WASHINGTON—The nearly $1.9 trillion relief package heading for House passage Wednesday is projected to help propel the U.S. economy to its fastest annual growth in nearly four decades, reduce poverty and revive inflation.
The legislation—following trillions of dollars in federal aid last year and arriving amid rising Covid-19 vaccination rates—prompted economists surveyed by The Wall Street Journal in recent days to boost their average forecast for 2021 economic growth to 5.95%, measured from the fourth quarter of last year to the same period this year. That was up from their 4.87% projection last month and would be the U.S. economy’s fastest since a 7.9% burst in 1983.
The analysts also lifted their forecasts for inflation and job growth from last month’s survey. The new poll found that they expected consumer prices would rise 2.48% by December from a year earlier and projected that employers will add an average 514,000 jobs a month over the next four quarters.
Some economists warned they might be underestimating the bounce to come. “The impact of the $1.9 trillion relief package could well ignite faster growth than we anticipate,” said Constance Hunter, chief economist at KPMG.
President Biden’s Covid-19 aid bill adds to considerable tailwinds that have already produced a faster-than-expected recovery from last year’s collapse in economic activity amid restrictions to contain the coronavirus. These include roughly $4 trillion in spending that Congress authorized last year to combat the pandemic, easy-money policies by the Federal Reserve and—most important—an expected reopening of businesses and schools as the population is vaccinated against Covid-19.
“It’s unprecedented,” Oxford Economics chief U.S. economist
said of the fiscal response to the pandemic. He expects the latest legislation to add 3 percentage points to U.S. GDP growth this year, and between 3 million and 3.5 million jobs.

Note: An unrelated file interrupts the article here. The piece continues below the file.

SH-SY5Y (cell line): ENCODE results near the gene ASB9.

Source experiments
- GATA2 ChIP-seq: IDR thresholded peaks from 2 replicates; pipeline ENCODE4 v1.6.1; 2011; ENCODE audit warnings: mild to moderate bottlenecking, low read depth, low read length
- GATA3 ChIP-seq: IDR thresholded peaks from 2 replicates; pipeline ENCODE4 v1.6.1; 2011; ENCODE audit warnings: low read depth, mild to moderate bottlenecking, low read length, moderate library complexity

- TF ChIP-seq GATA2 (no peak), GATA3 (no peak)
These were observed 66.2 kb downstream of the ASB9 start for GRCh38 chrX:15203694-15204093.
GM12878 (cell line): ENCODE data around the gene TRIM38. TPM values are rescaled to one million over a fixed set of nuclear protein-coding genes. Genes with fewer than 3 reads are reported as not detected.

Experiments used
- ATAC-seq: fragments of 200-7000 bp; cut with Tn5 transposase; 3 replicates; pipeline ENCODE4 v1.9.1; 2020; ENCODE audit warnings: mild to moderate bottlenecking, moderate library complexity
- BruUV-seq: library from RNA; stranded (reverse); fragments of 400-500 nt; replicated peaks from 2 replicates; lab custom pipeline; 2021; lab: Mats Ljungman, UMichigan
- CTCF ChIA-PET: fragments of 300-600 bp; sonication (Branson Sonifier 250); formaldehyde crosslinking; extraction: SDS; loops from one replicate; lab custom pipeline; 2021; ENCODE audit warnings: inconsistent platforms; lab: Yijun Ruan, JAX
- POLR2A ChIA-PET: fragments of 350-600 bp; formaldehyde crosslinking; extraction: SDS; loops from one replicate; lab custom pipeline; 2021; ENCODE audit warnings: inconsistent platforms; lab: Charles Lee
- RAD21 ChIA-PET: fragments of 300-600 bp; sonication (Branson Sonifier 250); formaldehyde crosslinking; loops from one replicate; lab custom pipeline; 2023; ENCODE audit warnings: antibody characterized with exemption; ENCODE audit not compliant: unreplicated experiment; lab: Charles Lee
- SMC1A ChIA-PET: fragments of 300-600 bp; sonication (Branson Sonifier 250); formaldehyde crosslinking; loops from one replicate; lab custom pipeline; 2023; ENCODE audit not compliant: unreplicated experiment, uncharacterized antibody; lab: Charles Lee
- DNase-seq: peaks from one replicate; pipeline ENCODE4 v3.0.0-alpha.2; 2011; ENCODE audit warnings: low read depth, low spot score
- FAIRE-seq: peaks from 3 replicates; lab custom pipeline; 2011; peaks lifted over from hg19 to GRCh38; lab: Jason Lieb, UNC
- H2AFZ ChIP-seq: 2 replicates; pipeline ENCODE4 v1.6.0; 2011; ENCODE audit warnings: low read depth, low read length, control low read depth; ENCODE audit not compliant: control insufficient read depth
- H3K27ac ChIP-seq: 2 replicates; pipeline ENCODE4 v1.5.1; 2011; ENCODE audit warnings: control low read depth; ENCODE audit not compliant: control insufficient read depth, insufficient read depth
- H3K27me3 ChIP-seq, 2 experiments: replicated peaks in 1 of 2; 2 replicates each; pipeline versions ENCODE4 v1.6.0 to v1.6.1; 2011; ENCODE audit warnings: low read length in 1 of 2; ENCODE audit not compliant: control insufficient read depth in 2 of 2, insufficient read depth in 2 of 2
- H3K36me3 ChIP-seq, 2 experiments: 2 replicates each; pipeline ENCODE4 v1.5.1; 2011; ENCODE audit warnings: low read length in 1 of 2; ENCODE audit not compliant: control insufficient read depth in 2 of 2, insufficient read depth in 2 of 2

The new outlook, if it materializes, would defy policy makers’ and business executives’ expectations last year that the economy’s path was likely to resemble Nike’s “swoosh” logo—a sharp drop followed by a long and grueling recovery.
It also contrasts starkly with the aftermath of the previous recession, when employers shed 8.7 million jobs between 2008 and 2010, and took more than six years to add them back.
The coronavirus pandemic led to the loss of 22 million jobs between February and April of last year. Nearly 13 million of those jobs have been recovered. Treasury Secretary
said Monday that she expects the U.S. labor market will return to its pre-pandemic health by next year.
“There are no benefits to enduring two historic economic crises in a 13-year span, except for one: Our mistakes are fresh in our memories. We can learn from them,” Ms. Yellen said in a speech Tuesday, outlining the case for a more muscular fiscal response than occurred after the 2008 financial crisis.
The U.S. recovery is also expected to underpin a stronger global comeback. The Organization for Economic Cooperation and Development said the latest aid package, along with faster vaccination, could increase U.S. GDP growth by 3 percentage points to 6.5% in 2021, measured year over year, and help drive demand for U.S. trading partners, including Canada, Mexico, China and euro area countries.